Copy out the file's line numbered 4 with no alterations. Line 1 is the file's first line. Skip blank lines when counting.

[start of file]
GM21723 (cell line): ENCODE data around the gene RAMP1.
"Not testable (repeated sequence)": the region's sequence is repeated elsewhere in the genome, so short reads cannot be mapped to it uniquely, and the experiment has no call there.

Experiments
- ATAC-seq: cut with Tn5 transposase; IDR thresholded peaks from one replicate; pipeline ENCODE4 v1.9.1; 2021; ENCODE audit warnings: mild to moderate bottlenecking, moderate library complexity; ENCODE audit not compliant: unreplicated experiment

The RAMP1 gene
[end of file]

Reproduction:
- ATAC-seq: cut with Tn5 transposase; IDR thresholded peaks from one replicate; pipeline ENCODE4 v1.9.1; 2021; ENCODE audit warnings: mild to moderate bottlenecking, moderate library complexity; ENCODE audit not compliant: unreplicated experiment